Announcement

Collapse
No announcement yet.

How Much Protein is REALLY Necessary

Collapse
X
  • Filter
  • Time
  • Show
Clear All
new posts

  • How Much Protein is REALLY Necessary

    It could be just the remnants of the SAD way of life refusing to let go but I've always had the understanding that you should have protein at each meal and every day. Now, I've spent the last three years reading book after book, listening to podcast after podcast, reviewing website and forums and have found varying thoughts on the amount of protein and I'm confused.

    I understand that with Primal/Paleo WOE you should be focusing on less/no processed carbs and more good fats but I just heard yet another theory that says that you don't need to eat MEAT each day. Their theory was that it was better to eat meat 4-5 times a week and make sure it's organic and grass-fed (or cage-free, etc) than to eat mass-produced meat and eggs at each meal. The general thought is you don't need THAT much protein and it's better to ensure that the quality of the meat is better than the quantity.

    The quality of my meat is an issue, as I just can't afford to be eating Primally AND making sure my meat products are the best. Each week I ensure that at least my chicken is the best possible, but the beef, eggs, and occasional pork is not.

    So, my question is then just how much protein do we really need daily, weekly, etc? Do any of you find that you now eat less meat and still feel great, are healthy, and have lost weight?

  • #2
    How much do you "really" need to do what?

    If you wanna retain lean mass while losing fat you need more protein. If you wanna put on lean mass you need more. If your just maintaining your status quo you don't need as much. If you don't mind losing lean mass while you drop fat just to get the scale to go down you also don't need as much.

    Comment


    • #3
      "Recently a meta-analysis of 235 non-athletic individuals gathered from 19 nitrogen balance studies for estimating protein requirements in healthy adults found the median estimated average requirement (EAR), and 97.5th percentile (RDA) to be 105 mg N∙ kg-1 ∙ d-1, and 132 mgN ∙ kg-1 ∙ d-1 respectively (2). This corresponds to 0.65 and 0.83 g good quality protein ∙ kg-1 ∙ d-1, or 52 g and 66.4 g per day respectively for an 80 kg individual."

      From here.

      The amount of protein you eat is really going to depends on what your goals are. If you want to put on lots of lean mass, you're going to want to eat more. If you're just worried about money, the cheaper cuts of meat are going to provide plenty of protein and nutrition, even if they're not the highest quality. I don't eat much animal protein at the moment (begrudgingly), and I feel fine. You should be fine eating it only once a day or even less than that if it's what you can afford.

      Comment


      • #4
        Originally posted by Neckhammer View Post
        How much do you "really" need to do what?

        If you wanna retain lean mass while losing fat you need more protein. If you wanna put on lean mass you need more. If your just maintaining your status quo you don't need as much. If you don't mind losing lean mass while you drop fat just to get the scale to go down you also don't need as much.
        Agree 100%. If you want to be lean and slim, you don't need that much protein. If you want decent muscle mass, then you absolutely need a fair amount of protein. The body self regulates muscle mass based upon how much protein you receive (as well as other things like hormones, calories, etc).

        Something to keep in mind is that having respectable muscle mass (I'm not talking about bodybuilders, natural or supplemented, mind you) does have plenty of health benefits such as metabolism boosts, increased insulin sensitivity, etc. Having some mass is healthy as long as you aren't eating crap, binge eating, or otherwise abusing your body for maximum muscle gain.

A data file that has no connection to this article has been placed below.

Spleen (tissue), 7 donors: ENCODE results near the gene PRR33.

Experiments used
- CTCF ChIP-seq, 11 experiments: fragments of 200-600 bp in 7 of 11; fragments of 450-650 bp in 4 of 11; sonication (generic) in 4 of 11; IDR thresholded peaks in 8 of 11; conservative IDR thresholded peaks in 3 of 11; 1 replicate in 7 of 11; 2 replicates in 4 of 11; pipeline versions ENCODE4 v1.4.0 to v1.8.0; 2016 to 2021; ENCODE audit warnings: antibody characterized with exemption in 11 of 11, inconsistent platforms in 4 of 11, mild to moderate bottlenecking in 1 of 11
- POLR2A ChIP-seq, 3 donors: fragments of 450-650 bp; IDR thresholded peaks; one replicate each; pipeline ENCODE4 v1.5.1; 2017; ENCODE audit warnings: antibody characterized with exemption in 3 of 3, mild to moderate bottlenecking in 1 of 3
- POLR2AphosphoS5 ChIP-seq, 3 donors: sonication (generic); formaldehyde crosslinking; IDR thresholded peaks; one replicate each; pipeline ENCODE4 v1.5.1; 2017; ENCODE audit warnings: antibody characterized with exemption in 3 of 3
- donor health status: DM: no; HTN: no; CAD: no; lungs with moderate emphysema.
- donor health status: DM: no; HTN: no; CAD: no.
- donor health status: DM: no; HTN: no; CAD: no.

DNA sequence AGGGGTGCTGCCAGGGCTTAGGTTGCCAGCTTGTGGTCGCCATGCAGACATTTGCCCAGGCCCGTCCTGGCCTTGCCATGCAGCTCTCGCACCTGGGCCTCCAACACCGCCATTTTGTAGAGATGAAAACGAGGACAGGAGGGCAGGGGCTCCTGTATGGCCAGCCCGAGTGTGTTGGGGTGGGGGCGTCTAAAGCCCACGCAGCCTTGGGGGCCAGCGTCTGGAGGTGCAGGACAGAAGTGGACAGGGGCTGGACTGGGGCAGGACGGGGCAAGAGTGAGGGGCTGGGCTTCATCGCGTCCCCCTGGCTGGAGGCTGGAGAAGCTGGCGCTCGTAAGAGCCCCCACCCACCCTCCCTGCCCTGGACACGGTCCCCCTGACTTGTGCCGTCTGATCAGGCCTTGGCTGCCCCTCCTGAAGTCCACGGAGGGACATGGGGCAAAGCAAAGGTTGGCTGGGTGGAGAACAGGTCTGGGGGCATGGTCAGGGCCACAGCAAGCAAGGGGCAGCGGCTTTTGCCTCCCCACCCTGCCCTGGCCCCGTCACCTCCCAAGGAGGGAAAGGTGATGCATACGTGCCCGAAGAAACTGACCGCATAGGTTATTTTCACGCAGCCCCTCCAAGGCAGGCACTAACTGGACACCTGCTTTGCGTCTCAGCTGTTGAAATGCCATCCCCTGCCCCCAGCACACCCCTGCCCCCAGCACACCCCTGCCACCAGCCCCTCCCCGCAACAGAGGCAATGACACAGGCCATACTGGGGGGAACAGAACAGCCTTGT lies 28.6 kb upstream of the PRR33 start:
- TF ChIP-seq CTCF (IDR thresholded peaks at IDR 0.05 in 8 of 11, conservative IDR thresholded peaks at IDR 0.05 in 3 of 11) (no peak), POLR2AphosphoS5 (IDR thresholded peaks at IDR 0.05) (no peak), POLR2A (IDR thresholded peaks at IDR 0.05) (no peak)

--Me

        Comment


        • #5
          Originally posted by bellajgw View Post
          It could be just the remnants of the SAD way of life refusing to let go but I've always had the understanding that you should have protein at each meal and every day. Now, I've spent the last three years reading book after book, listening to podcast after podcast, reviewing website and forums and have found varying thoughts on the amount of protein and I'm confused.

          I understand that with Primal/Paleo WOE you should be focusing on less/no processed carbs and more good fats but I just heard yet another theory that says that you don't need to eat MEAT each day. Their theory was that it was better to eat meat 4-5 times a week and make sure it's organic and grass-fed (or cage-free, etc) than to eat mass-produced meat and eggs at each meal. The general thought is you don't need THAT much protein and it's better to ensure that the quality of the meat is better than the quantity.

          The quality of my meat is an issue, as I just can't afford to be eating Primally AND making sure my meat products are the best. Each week I ensure that at least my chicken is the best possible, but the beef, eggs, and occasional pork is not.

          So, my question is then just how much protein do we really need daily, weekly, etc? Do any of you find that you now eat less meat and still feel great, are healthy, and have lost weight?
          Actually you don't need to eat anything each day.

          Comment


          • #6
            With adequate carb intake, protein needs are pretty low. Somewhere around 40-60g a day for an average size male. If you are doing heavy strength training it will raise a bit but not as much as conventional wisdom would have you think.

            Now if you dont eat adequate carbs then your protein requirements will go up.

            Comment


            • #7
              double post

              Comment


              • #8
                Originally posted by Zach View Post
                With adequate carb intake, protein needs are pretty low ... Now if you dont eat adequate carbs then your protein requirements will go up.
                Elaborate on that?

                Comment


                • #9